Tuesday, August 9, 2016

Will the dark patches go away?


A woman wants to know if the darker patches of skin color will go away. One of the early symptoms of Addison's Disease is darkening of skin especially on your face and in skin folds. Hyperpigmentation should go away when you take enough cortisone so that your body is not producing excessive amount of ATCH (adrenocorticotrophic hormone) in an effort to stimulate the adrenal glands.

I could always tell when I needed to take more medication because my face would turn a deep rose color. When I got my medicine up to an adequate level, the rosiness would go away. I am not as pale as I used to be when I was younger, but my skin is pretty normal now.

Monday, August 8, 2016

Tests for Low Adrenal Function

Here are some good sites that tell about the tests available to help diagnose low adrenal function. I had a blood test which showed that my body produced "no detectable level of cortisone".  My doctor also listen to my symptoms and we decided to try a test of my taking a small amount of hydrocortisone. Nothing else had made any difference in how I felt, but in desperation, I decided to give it a try. Since I immediately felt considerably better, it seemed likely that my adrenal glands were not producing enough cortisone. We checked.  I had a blood test which showed that my body produced "no detectable level of cortisone". It was conclusive, I had Addison's disease.

One of the best places for information on Addison's Disease can be found at the UK Addison's Disease Self Help Group

I also have found Dr. Wilson's work very helpful

Monday, July 25, 2016

Will traveling with Addison's Disease make you tired?

A woman, who has had Addison's for 7 years, told me, " I love to travel but now I'm just traveling 2-4 hours away to see family and friends or for conferences. I am often exhausted after these trips...especially the professional ones. I don't feel tired or like I'm pushing myself during the trips but when I get home I end up sleeping most of the day for a day or two."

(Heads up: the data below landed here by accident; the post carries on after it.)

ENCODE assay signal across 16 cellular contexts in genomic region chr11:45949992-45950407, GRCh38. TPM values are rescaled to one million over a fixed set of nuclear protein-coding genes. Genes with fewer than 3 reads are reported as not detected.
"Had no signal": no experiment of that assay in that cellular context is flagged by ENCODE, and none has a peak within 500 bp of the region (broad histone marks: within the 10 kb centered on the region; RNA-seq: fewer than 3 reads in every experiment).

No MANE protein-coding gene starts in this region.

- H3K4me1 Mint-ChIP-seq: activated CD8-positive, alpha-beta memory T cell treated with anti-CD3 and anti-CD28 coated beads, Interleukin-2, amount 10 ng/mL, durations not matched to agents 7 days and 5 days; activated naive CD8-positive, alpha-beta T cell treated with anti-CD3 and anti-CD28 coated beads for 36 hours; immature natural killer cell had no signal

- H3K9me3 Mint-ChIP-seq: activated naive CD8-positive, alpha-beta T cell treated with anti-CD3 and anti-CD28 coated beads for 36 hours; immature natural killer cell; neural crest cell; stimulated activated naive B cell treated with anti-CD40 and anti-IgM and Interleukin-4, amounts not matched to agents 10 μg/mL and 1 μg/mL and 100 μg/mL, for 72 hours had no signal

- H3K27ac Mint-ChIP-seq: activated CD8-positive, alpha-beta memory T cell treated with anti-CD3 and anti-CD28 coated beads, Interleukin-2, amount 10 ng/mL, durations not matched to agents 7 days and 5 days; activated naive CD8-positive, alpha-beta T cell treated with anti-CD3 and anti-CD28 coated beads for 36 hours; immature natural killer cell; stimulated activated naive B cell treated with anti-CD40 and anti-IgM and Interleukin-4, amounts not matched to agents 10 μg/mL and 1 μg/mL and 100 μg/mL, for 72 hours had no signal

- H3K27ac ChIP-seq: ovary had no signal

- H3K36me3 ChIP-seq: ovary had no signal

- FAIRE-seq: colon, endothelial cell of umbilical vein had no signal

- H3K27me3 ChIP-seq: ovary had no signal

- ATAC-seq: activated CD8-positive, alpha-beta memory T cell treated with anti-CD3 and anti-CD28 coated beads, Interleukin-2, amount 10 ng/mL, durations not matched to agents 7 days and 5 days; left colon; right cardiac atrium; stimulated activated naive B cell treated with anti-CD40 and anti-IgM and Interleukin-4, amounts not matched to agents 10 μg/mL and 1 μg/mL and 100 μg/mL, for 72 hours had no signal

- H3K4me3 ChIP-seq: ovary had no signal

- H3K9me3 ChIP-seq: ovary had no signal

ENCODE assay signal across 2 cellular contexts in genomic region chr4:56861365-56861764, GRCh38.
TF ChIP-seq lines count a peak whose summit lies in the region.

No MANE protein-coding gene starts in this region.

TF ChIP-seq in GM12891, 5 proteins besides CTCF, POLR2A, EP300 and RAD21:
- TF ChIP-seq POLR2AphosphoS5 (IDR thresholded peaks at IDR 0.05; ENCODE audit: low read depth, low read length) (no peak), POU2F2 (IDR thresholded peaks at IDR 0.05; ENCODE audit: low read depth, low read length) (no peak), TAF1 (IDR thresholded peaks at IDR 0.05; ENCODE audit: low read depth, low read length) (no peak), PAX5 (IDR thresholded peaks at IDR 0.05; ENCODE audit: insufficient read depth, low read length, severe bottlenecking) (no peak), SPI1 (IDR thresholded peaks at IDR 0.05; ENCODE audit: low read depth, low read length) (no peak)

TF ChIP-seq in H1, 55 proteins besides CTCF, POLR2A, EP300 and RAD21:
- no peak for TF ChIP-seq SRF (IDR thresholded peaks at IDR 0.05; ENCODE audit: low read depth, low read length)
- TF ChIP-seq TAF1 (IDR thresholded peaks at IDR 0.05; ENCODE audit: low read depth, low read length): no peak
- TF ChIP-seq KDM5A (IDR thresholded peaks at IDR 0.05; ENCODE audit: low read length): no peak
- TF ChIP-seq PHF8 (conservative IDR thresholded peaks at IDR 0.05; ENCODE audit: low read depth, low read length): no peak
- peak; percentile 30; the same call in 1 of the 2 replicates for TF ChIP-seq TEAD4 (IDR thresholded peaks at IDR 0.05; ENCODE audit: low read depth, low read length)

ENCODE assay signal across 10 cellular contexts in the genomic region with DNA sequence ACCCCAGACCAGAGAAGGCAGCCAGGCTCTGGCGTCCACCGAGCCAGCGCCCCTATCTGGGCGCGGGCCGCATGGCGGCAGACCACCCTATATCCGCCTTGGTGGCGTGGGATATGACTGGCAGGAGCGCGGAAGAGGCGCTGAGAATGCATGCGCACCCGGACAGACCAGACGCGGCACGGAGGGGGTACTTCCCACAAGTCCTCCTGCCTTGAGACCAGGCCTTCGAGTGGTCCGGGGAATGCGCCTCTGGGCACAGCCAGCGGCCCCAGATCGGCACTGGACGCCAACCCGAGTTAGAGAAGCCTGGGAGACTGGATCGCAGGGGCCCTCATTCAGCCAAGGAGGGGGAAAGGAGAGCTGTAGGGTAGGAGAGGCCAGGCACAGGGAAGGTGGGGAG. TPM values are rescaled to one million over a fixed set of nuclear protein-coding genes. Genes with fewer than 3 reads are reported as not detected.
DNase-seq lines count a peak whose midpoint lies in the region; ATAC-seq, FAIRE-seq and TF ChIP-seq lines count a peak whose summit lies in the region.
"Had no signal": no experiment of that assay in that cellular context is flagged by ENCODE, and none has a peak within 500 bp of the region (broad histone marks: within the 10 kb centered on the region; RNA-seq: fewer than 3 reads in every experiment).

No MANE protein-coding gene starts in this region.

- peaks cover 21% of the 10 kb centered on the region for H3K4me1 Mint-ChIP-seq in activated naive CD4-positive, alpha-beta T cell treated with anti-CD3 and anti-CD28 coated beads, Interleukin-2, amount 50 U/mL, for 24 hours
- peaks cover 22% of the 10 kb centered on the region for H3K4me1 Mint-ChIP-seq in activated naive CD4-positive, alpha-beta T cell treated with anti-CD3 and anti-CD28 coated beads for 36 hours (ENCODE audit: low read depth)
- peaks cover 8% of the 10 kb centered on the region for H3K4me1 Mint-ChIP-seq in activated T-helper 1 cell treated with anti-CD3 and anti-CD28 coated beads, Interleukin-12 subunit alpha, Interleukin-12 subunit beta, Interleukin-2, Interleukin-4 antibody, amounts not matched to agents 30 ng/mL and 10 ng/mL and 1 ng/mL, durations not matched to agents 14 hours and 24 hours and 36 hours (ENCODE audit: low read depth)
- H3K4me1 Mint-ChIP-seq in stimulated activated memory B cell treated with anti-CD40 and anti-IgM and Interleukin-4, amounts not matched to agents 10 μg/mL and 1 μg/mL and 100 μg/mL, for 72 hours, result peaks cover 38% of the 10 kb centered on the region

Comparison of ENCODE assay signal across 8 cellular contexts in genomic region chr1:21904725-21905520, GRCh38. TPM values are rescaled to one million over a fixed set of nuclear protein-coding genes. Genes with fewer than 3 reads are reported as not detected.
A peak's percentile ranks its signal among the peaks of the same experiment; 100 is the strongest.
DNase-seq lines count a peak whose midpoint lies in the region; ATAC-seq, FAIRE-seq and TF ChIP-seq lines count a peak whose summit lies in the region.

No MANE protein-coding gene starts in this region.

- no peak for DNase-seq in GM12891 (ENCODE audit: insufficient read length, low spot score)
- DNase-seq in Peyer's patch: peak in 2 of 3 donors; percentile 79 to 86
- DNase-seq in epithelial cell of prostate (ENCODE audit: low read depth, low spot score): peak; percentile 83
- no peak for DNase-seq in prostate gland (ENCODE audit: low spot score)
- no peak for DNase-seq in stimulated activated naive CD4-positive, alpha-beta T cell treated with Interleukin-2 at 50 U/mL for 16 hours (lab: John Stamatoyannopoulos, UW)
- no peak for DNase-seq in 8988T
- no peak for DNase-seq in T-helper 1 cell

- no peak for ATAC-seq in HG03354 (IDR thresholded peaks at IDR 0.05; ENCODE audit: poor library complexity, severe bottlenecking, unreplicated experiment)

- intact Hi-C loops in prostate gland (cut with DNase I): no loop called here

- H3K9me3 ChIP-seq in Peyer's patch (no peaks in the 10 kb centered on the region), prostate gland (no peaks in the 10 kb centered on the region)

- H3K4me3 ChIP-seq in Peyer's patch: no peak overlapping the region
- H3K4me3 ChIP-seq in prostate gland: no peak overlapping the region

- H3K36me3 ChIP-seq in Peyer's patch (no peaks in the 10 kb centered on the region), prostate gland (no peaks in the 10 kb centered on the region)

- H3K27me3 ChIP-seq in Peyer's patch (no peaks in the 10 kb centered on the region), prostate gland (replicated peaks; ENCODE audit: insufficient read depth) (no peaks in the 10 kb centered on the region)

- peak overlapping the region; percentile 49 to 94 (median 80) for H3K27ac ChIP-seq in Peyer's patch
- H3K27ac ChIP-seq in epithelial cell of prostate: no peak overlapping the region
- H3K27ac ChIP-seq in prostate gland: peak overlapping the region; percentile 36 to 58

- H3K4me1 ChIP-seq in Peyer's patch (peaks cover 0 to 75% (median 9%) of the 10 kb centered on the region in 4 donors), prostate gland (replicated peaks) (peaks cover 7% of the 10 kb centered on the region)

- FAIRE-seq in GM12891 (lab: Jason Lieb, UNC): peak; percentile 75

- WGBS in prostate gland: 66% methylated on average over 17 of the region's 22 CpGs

Remember that your adrenal glands help you deal with change by adjusting such things as blood pressure, blood sugar, metabolism, and temperature. Even with medication, a person with Addison's disease will not function as well as a person has normal adrenal glands.

Imagine a person with diabetics. Now think of them eating a large piece of cake. What will happen? They will become very ill! Why? Because they did not have the insulin they needed for the amount of sugar they ate.

How do you deal with being completely dependent on medication to live?



A woman shared this, " the greatest challenge has not been in physically, but in mentally accepting the realization that I am dependent on a medication, without which I would die. I have a strong faith and spiritual support system, but would still welcome any comfort or wisdom you might have to share regarding the panic and negative thoughts that can feel overwhelming at times."

I agree that it is hard to accept that you will die if you don't have your cortisone. At times, I was afraid. Faith and prayer help to keep me going and comfort me when I felt I was being overcome by fear.

Here are a few things I did to help me cope:

Is Addison's Disease a Genetic Disease?

A woman told me that her boyfriend was told that Addison's Disease is a genetic disease and he would have it all his life.